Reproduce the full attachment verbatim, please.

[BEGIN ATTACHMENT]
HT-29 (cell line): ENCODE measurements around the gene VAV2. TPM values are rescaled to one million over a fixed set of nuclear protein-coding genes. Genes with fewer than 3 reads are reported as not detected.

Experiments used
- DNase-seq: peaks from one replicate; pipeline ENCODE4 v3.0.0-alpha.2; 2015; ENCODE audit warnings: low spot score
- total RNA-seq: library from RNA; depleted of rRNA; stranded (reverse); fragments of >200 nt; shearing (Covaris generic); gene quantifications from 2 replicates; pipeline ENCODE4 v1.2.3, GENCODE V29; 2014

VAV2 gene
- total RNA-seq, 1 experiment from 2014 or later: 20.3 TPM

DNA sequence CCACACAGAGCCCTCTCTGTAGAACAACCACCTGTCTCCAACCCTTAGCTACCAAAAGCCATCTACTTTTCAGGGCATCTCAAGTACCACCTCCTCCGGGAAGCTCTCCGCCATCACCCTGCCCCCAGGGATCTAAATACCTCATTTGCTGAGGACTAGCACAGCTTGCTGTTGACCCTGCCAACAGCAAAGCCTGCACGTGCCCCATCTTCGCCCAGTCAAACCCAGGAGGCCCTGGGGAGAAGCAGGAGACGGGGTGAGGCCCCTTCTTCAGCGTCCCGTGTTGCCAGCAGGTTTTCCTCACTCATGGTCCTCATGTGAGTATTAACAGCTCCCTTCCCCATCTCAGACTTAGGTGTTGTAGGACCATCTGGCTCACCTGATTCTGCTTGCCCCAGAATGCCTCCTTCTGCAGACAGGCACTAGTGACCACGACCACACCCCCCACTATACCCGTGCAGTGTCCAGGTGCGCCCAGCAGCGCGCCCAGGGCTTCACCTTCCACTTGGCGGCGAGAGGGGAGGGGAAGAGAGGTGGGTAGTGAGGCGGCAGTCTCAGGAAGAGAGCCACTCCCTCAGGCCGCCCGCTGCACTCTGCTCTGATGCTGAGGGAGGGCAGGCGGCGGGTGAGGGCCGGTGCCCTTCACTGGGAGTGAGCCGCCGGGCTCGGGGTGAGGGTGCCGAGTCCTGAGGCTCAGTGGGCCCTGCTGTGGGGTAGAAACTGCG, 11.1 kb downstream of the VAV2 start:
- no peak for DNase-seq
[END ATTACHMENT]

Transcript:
HT-29 (cell line): ENCODE measurements around the gene VAV2. TPM values are rescaled to one million over a fixed set of nuclear protein-coding genes. Genes with fewer than 3 reads are reported as not detected.

Experiments used
- DNase-seq: peaks from one replicate; pipeline ENCODE4 v3.0.0-alpha.2; 2015; ENCODE audit warnings: low spot score
- total RNA-seq: library from RNA; depleted of rRNA; stranded (reverse); fragments of >200 nt; shearing (Covaris generic); gene quantifications from 2 replicates; pipeline ENCODE4 v1.2.3, GENCODE V29; 2014

VAV2 gene
- total RNA-seq, 1 experiment from 2014 or later: 20.3 TPM

DNA sequence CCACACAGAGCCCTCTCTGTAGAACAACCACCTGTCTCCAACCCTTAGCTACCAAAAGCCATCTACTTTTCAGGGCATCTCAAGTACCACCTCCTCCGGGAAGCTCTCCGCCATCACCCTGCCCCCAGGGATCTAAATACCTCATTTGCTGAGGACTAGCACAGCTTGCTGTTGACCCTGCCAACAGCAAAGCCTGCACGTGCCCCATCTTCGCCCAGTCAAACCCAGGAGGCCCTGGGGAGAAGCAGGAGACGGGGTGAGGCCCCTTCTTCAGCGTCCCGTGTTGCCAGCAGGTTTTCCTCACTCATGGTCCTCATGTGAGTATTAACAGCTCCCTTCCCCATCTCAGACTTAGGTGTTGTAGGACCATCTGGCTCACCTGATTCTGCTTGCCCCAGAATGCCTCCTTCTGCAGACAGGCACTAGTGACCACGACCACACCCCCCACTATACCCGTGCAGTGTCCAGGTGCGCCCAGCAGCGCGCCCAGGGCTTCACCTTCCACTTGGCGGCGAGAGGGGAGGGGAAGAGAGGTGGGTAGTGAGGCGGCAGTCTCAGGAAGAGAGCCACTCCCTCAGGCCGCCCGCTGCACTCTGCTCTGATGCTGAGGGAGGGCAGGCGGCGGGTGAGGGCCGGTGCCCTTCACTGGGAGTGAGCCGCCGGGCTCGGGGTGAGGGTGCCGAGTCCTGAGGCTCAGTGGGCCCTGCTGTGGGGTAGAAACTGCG, 11.1 kb downstream of the VAV2 start:
- no peak for DNase-seq